The SAP Business ByDesign solution was the perfect choice. The cloud-based ERP solution reduced both business and IT costs, simplified processes from demand planning to accounting, and enabled mobile access and real-time reporting.

Check out the podcast to hear more about how Zhena’s successfully transformed its business by moving to SAP Business ByDesign.

 This article originally appeared on SAP Business Trends.

Building a successful company is hard work. SAP’s affordable solutions for small and midsize companies are designed to make it easier. Simple to install and use, SAP SME Solutions help you automate and integrate your business processes to give real-time, actionable insights. So you can make decisions on the spot. Find out how Run Simple can work for you. Visit sap.com/sme.

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David Trites

About David Trites

David Trites is a Director of SAP Global Marketing. He is responsible for producing interesting and compelling customer stories that will humanize the SAP brand, support sales and marketing teams across SAP, and increase the awareness of SAP in key markets.

The Future of Cybersecurity: Trust as Competitive Advantage

Justin Somaini and Dan Wellers

 

The cost of data breaches will reach US$2.1 trillion globally by 2019—nearly four times the cost in 2015.

Cyberattacks could cost up to $90 trillion in net global economic benefits by 2030 if cybersecurity doesn’t keep pace with growing threat levels.

Cyber insurance premiums could increase tenfold to $20 billion annually by 2025.

Cyberattacks are one of the top 10 global risks of highest concern for the next decade.


Companies are collaborating with a wider network of partners, embracing distributed systems, and meeting new demands for 24/7 operations.

But the bad guys are sharing intelligence, harnessing emerging technologies, and working round the clock as well—and companies are giving them plenty of weaknesses to exploit.

  • 33% of companies today are prepared to prevent a worst-case attack.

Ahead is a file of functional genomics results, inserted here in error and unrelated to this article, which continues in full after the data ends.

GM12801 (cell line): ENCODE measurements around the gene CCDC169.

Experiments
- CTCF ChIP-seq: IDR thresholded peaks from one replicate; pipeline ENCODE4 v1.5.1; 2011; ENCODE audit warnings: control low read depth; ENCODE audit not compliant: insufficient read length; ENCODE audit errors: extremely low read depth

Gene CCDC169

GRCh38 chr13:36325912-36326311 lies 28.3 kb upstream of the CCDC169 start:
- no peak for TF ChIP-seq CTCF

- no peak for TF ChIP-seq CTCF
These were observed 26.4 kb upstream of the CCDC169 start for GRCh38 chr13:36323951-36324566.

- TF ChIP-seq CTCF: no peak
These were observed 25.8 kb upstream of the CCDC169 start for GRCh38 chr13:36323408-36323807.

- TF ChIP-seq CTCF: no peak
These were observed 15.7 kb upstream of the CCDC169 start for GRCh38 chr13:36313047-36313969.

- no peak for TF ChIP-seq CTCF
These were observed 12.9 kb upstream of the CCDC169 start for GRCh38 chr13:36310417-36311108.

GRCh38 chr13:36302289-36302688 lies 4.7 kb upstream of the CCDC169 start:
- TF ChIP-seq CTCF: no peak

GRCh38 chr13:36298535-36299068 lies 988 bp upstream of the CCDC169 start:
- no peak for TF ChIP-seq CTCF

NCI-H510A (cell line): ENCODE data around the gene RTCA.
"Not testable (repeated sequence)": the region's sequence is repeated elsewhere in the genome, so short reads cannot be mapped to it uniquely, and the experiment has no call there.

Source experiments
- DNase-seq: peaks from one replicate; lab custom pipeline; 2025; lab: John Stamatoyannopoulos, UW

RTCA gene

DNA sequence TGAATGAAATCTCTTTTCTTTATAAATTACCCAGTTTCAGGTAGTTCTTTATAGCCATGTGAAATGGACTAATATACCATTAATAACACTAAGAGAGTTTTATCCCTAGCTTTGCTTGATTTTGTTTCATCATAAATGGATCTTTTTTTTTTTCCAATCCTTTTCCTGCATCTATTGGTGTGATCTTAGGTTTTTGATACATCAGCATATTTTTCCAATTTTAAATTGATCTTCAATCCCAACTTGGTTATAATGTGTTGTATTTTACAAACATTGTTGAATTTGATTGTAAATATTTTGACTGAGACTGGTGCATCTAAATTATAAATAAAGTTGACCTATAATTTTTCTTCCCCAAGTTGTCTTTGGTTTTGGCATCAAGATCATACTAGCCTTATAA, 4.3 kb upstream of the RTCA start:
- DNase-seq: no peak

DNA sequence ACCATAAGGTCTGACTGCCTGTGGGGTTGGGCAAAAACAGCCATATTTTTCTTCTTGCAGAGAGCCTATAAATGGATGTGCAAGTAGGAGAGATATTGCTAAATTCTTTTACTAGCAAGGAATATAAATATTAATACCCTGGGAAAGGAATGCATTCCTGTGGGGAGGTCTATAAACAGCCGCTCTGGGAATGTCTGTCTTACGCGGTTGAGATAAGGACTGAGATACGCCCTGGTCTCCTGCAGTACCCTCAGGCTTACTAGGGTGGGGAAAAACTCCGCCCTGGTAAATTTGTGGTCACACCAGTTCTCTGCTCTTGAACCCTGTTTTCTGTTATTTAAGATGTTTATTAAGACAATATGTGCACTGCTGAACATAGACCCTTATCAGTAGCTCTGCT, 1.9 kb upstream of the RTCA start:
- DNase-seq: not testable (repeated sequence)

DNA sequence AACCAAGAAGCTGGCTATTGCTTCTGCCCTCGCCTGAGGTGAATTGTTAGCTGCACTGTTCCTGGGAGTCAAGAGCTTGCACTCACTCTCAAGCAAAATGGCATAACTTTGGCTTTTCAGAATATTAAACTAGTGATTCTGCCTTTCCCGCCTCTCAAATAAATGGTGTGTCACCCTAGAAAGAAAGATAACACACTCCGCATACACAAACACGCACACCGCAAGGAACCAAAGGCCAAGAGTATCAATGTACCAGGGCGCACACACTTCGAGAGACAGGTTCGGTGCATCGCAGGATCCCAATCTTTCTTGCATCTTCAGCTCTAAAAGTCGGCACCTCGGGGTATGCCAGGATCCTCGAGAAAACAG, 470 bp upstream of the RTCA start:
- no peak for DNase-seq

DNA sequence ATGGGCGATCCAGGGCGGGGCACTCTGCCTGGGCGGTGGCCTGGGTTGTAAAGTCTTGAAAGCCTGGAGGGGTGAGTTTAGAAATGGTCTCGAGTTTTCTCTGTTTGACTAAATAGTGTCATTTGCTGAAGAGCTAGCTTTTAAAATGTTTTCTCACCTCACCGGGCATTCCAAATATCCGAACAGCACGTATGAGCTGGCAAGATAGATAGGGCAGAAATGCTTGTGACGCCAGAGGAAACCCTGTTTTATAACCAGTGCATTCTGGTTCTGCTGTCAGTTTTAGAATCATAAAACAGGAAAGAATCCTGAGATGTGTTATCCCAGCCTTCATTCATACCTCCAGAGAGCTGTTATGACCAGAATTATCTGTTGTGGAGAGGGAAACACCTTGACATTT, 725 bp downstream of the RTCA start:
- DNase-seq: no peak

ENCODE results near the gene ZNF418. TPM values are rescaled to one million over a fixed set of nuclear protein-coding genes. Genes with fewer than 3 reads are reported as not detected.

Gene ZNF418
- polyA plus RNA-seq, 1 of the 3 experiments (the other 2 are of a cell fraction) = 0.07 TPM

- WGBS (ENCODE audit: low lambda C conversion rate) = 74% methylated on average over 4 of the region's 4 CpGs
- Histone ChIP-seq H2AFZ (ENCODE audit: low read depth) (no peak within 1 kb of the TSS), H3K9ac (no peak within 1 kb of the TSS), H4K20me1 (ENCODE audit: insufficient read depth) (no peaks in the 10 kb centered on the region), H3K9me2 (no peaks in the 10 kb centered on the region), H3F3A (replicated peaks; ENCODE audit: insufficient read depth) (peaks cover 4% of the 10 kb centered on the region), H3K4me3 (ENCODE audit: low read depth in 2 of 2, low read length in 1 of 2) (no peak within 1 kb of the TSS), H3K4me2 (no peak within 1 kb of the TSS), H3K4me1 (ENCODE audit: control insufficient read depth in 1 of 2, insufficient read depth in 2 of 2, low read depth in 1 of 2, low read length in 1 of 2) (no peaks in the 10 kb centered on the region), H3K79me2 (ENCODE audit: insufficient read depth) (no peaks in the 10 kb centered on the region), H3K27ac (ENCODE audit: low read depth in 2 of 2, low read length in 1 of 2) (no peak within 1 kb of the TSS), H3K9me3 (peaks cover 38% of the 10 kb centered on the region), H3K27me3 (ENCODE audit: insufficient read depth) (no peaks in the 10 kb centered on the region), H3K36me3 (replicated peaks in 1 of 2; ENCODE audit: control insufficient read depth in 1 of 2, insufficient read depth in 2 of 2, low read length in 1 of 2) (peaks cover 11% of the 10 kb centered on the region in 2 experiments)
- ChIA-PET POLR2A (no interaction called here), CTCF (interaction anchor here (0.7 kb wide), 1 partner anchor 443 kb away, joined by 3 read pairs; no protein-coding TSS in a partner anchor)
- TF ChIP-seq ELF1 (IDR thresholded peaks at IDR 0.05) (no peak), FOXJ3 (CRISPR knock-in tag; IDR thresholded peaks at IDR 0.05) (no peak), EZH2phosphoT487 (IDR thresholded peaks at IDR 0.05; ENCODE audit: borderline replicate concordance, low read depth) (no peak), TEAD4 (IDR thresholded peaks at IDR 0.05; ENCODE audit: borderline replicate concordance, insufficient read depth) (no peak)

• 25% treat cyber risk as a significant corporate risk.
  • 80% fail to assess their customers and suppliers for cyber risk.

The ROI of Zero Trust

Perimeter security will not be enough. As interconnectivity increases so will the adoption of zero-trust networks, which place controls around data assets and increases visibility into how they are used across the digital ecosystem.


A Layered Approach

Companies that embrace trust as a competitive advantage will build robust security on three core tenets:

  • Prevention: Evolving defensive strategies from security policies and educational approaches to access controls
  • Detection: Deploying effective systems for the timely detection and notification of intrusions
  • Reaction: Implementing incident response plans similar to those for other disaster recovery scenarios

They’ll build security into their digital ecosystems at three levels:

  1. Secure products. Security in all applications to protect data and transactions
  2. Secure operations. Hardened systems, patch management, security monitoring, end-to-end incident handling, and a comprehensive cloud-operations security framework
  3. Secure companies. A security-aware workforce, end-to-end physical security, and a thorough business continuity framework

Against Digital Armageddon

Experts warn that the worst-case scenario is a state of perpetual cybercrime and cyber warfare, vulnerable critical infrastructure, and trillions of dollars in losses. A collaborative approach will be critical to combatting this persistent global threat with implications not just for corporate and personal data but also strategy, supply chains, products, and physical operations.


Download the executive brief The Future of Cybersecurity: Trust as Competitive Advantage.


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To Get Past Blockchain Hype, We Must Think Differently

Susan Galer

Blockchain hype is reaching fever pitch, making it the perfect time to separate market noise from valid signals. As part of my ongoing conversations about blockchain, I reached out to several experts to find out where companies should consider going from here. Raimund Gross, Solution Architect and Futurist at SAP, acknowledged the challenges of understanding and applying such a complex leading-edge technology as blockchain.